Not Every Passion Will be Found in College

 

Laura Aslesen, the force behind Laura Ann Creative, didn’t set out to do graphic design. In fact, she started her education at the University of St. Thomas with a major in marketing and a minor in psychology. She began her career in communications and social media with Metropolitan Mechanical Contractors, a commercial construction contractor.

“I do graphic design and social media for them full-time,” Aslesen said.

Once in her job post-graduation, Aslesen realized she had an interest in design.

“I expressed interest in learning graphic design and my boss sent me to Normandale for a crash course certificate program,” she said. “I watched a lot of tutorials and spent a lot of time playing in the Adobe Suite programs to teach myself, as well.”

While she uses graphic design at MMC, Aslesen also runs a personal business alongside her full-time employment that is entirely focused on design: Laura Anne Creative L.L.C. She’s now fourth month into running her own business.

“I am having a lot of fun working with entrepreneurs and small businesses. I love helping companies establish a brand identity they feel really represents their business and their values,” she said.

Most of her work is found through network connections and referrals.

“I’ve found that connecting with people and doing solid work leads to more work.”

However, sometimes work doesn’t fit.

“[The] biggest challenge for me is learning that sometimes it’s okay to say no. Not every client is going to be a good fit for me.”

As she works and develops her style, she leans towards clean, simplistic, and modern design; though weddings bring out a vintage romantic flare.

“As far as my work style goes, I am very, very organized and efficient, but I like to have fun with my work and with my clients.”

The process with clients often brings in her psychology background.

“For example, when building a color palette, I always consider the emotions different colors evoke. Yellow is optimistic and joyful while blue is dependable and trustworthy.”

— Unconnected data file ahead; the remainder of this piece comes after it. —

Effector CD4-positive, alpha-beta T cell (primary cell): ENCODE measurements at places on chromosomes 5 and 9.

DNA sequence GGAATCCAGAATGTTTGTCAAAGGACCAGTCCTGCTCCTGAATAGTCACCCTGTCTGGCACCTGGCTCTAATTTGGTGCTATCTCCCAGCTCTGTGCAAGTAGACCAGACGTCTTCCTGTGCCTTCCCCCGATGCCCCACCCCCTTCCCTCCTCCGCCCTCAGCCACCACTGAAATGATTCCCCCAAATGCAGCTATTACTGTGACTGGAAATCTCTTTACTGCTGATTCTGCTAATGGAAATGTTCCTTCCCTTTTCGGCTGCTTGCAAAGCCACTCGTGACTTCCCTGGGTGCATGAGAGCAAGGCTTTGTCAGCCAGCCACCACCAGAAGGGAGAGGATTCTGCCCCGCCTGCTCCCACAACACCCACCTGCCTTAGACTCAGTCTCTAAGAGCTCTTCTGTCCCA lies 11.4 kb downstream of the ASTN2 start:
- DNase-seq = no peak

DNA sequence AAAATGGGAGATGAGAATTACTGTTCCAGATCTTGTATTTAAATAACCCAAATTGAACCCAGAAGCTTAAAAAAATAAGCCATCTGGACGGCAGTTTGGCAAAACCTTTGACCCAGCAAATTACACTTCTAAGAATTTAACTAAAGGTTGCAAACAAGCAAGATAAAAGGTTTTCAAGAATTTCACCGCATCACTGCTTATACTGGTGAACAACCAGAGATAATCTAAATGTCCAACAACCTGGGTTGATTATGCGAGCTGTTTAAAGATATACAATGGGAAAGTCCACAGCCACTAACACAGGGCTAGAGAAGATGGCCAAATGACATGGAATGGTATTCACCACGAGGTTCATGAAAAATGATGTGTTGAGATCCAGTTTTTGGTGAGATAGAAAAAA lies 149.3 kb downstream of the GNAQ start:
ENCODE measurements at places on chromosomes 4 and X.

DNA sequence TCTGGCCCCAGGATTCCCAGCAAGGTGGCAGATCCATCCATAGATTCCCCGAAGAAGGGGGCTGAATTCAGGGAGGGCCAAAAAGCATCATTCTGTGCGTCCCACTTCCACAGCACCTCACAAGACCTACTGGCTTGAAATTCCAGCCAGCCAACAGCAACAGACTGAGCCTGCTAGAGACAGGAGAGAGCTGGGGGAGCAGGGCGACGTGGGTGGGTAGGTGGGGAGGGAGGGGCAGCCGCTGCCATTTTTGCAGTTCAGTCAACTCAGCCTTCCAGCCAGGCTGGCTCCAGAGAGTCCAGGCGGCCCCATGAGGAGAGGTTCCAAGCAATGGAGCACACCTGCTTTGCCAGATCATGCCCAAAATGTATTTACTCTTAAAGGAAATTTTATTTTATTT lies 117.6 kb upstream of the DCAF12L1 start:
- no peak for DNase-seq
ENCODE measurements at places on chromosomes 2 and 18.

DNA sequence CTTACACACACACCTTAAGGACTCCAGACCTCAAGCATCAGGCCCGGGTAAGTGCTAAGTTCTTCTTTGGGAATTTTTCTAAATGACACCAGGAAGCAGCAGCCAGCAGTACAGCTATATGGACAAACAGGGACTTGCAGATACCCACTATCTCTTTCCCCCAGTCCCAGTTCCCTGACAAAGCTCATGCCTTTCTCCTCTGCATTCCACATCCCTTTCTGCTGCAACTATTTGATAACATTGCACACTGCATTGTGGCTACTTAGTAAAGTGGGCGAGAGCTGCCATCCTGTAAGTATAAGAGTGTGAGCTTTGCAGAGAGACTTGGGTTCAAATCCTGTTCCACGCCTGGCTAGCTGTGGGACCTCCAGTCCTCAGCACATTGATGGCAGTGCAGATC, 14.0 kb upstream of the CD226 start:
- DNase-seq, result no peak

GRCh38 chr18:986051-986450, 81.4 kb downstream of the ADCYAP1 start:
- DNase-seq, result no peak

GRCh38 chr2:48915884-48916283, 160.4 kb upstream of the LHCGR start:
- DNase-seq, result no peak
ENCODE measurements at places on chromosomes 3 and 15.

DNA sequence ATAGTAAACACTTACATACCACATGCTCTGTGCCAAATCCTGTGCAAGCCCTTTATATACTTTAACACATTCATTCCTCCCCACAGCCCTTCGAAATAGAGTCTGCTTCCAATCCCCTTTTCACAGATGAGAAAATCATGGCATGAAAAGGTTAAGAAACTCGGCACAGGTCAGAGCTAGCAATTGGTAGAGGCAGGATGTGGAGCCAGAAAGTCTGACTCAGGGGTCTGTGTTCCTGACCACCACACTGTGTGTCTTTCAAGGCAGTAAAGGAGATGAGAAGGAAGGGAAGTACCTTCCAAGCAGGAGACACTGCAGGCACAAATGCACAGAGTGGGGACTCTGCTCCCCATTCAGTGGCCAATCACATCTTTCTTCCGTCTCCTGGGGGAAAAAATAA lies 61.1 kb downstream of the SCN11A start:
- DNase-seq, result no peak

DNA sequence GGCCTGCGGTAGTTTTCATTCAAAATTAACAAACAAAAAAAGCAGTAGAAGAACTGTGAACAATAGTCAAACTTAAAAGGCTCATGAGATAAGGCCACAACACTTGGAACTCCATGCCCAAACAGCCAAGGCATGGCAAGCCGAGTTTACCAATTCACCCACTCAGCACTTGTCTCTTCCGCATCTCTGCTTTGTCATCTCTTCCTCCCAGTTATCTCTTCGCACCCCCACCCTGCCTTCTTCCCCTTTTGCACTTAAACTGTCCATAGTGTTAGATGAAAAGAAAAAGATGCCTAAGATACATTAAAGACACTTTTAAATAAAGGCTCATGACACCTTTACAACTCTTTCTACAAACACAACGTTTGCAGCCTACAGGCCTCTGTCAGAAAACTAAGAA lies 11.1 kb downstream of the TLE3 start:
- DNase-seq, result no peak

Often times, brand design comes down to communication.

“I spend a lot of time with my clients upfront learning about their business and their vision for their brand,” she said. “Depending on the complexity of the project, I might create a mood board as a starting point for inspiration. I usually provide a few different concepts for my clients to provide revisions on, this way, the final product is something they love.”

After all, at the end of the process, giving the client something they’re happy with is the goal.

As she continues to work and grow, Aslesen shares how she continues to tackle new processes.

“If I see something I want to replicate, I go to tutorials right away. There are a lot of great, free resources out there for designers,” she said.

In the beginning, she relied a lot on YouTube videos and Adobe Suite tutorials.

“It can be frustrating when you can’t get the exact effect you’re going for, but if you keep at it, you will get there. Sometimes, I have to step away from work if it’s getting too frustrating. Often times, during the process of trying to create one effect, I end up with something even cooler. That’s the fun part of design. It’s a real art.”

Although she didn’t start with graphic design, Aslesen wouldn’t have changed her marketing major or her path with MCC, which she loves. She found graphic design now, and she’s going to continue growing. View more of her work on her website.